Collarts Spends $6M on New Campus


15 November 2018

In the last eight years, Collarts has quickly spread its wings. The private education institute branched out from primarily providing music and audio-related courses into journalism and content creation, as well as fashion and interior design, through affiliations with Macleay College and a merger with the Mercer School of Interior Design.

It means you can study with Collarts at a number of campuses around Melbourne. However, the jewel in the crown is undoubtedly the new campus on Wellington Street in Collingwood. Collarts officially launched the campus last night, despite being operational since mid-September.

The building was previously home to a disability services provider, but after gutting it and injecting $6m into the build and fit out, the new campus feels custom made for music and audio education. The Dean, Ben O’Hara, was the last person to leave the old South Melbourne campus. Taking one last look around before handing in the keys, he was struck by two things: “One, it smelled really bad, and secondly, if we’d been looking for a new premises and were walking through there, there’s no way we would have fit in or felt it was fit for purpose. It’s amazing we achieved what we did there, but great we’re here.”

Eight years ago, Collarts started with a couple of courses and a handful of students, next year there’ll be 11 courses and hundreds of students.

Head of Audio, Jason 'JT' Torrens and Associate Dean, Paul Doornbusch, showing off the new Studio 1, with an SSL AWS948 console and JBL M2 reference monitors.


The new campus caters directly for the school’s two major cohorts; music performance and audio engineering. The whole building is focused on making music. There’s a mid-sized, tiered auditorium with a flown Nexo PA. For the live sound component, students start out on a small-format Soundcraft in a smaller performance space, before migrating to the massive analogue Soundcraft desk in the auditorium, then onto the Digico SD11 at front of house, and Behringer X32 at monitors. There’s also a collection of Sennheiser wireless and enough mics and monitors to put on a big band showcase.

Associate Dean, Paul Doornbusch, and Head of Audio, Jason ‘JT’ Torrens, toured AT around the new facilities, starting with the new Studio 1. The entire acoustic build and fit out was designed by Marshall Day, but the acoustic treatment still hadn’t arrived from the supplier. It’s an impressive space nonetheless. At its core is an SSL AWS948 console. It’s a great console for learning on, not only because you can get your hands on a classic SSL signal path, but it also flips over to a large-format DAW controller. There are Avid interfaces out the wazoo, and tie lines to every possible recording room in the campus. A pre-installed network will also eventually route audio anywhere over Dante.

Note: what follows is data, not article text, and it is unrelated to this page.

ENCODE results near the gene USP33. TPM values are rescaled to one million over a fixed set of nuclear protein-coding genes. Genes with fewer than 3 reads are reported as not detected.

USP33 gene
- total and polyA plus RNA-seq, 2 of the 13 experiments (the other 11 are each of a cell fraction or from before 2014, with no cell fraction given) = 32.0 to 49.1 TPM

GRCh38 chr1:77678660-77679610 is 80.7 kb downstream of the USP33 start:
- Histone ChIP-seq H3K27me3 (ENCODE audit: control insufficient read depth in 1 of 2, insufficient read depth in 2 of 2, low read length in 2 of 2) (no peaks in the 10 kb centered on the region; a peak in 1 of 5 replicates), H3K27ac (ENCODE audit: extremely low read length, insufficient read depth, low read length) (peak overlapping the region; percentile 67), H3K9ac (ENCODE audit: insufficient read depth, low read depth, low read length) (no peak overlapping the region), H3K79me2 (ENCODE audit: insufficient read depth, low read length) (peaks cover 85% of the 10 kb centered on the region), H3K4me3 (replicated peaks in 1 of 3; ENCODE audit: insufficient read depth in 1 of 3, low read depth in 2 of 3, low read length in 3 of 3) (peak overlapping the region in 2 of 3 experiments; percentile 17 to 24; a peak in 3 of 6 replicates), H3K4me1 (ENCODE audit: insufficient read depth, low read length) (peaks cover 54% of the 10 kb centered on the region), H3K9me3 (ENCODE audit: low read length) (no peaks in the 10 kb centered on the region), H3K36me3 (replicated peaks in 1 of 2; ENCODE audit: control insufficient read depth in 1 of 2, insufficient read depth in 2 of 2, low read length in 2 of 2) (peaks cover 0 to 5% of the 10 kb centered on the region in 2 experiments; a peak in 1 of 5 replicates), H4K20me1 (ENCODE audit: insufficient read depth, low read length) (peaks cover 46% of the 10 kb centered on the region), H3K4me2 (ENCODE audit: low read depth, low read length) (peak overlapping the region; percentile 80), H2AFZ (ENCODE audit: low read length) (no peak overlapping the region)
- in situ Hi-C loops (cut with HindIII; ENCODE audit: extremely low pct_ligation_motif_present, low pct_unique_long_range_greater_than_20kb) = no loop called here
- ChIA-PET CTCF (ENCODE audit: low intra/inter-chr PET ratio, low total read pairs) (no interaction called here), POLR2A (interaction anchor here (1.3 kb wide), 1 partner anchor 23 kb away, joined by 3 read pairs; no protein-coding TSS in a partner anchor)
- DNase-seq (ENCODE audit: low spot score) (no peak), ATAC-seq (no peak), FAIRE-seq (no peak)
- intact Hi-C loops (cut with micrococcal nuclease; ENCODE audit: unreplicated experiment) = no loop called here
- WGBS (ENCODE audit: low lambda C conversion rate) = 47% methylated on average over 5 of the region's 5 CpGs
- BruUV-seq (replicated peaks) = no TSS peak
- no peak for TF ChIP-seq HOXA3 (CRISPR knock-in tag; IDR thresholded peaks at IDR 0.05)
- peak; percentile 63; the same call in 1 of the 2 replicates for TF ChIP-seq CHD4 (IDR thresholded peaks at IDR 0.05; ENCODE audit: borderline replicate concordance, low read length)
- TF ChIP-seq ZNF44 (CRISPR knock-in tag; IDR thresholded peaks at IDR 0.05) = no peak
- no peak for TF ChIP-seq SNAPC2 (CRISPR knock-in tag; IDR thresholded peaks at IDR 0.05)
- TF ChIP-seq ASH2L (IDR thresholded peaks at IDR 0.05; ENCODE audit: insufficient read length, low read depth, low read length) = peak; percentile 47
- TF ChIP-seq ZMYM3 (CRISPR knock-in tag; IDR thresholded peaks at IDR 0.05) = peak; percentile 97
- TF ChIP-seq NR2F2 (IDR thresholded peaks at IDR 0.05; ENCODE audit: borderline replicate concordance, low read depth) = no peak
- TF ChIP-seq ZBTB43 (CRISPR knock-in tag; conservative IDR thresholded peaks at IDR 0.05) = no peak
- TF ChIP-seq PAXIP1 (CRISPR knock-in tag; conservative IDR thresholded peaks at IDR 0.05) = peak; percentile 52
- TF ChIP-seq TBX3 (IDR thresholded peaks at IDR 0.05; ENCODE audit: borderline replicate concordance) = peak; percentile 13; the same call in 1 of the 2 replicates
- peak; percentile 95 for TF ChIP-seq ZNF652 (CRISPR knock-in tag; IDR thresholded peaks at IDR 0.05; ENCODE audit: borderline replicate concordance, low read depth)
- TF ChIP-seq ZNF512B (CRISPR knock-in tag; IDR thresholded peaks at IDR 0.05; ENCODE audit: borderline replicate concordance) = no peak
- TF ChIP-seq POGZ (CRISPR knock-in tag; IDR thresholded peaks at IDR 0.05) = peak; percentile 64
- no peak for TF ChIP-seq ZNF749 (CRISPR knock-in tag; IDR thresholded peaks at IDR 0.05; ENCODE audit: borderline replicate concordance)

There’s a smattering of speaker brands throughout the different studios; a legacy of buying over time. However, all the recent investment has been in JBL studio monitors. There’s a Dolby Atmos setup almost ready to go, that’s completely covered by 7 series and JBL Control speakers, some 3 Series eight-inch monitors in the production room, and two pairs of JBL’s whopping big M2 mastering speakers; a pair as the mains in the Studio 1, and another set in the mastering/critical listening space. Even without the treatment fully installed, the rooms are sounding and looking great.

There’s a healthy collection of outboard for students to get their hands on; including pieces like a Chandler REDD.47 preamp — a student had stuck a label on it that said, ‘Could you be any more of a preamp!’ — ELI Distressors, Avalon 737, and a UA 4710-D. There’s also a gorgeous mic collection that has all the usual dynamic and condenser suspects, as well as some top end Neumann tube mics, multiple AKG C12s, and Coles 4038 ribbons.

As well as the Atmos system, strapped to an Icon console, there are also smaller 5.1 surround setups for the post production component setup in the smaller studios. The writing room also has a smattering of fun outboard like a Moog Mother-32 modular synth, Yamaha DX-7 and Korg MS-20 Mini as well as Native Instruments Maschine, and a Theremin, and each of the smaller studios runs Pro Tools and UAD Apollo interfaces with a complement of UAD plug-ins.  In the iMac computer lab, all the students are exposed to Avid Pro Tools and Ableton Live and have access to plug-ins collections from Waves, McDSP, Slate and more.

All of the teachers in the audio engineering course are practising professionals, many of them juggling an active career with their teaching responsibilities. It means the courses are constantly vetted against industry practise. So while this certainly steps Collarts’ offering up, don’t expect it to stay this way for too long. Doornbusch can’t see why Collarts can’t be the best audio engineering course in the world, starting with these new fully-equipped studios.


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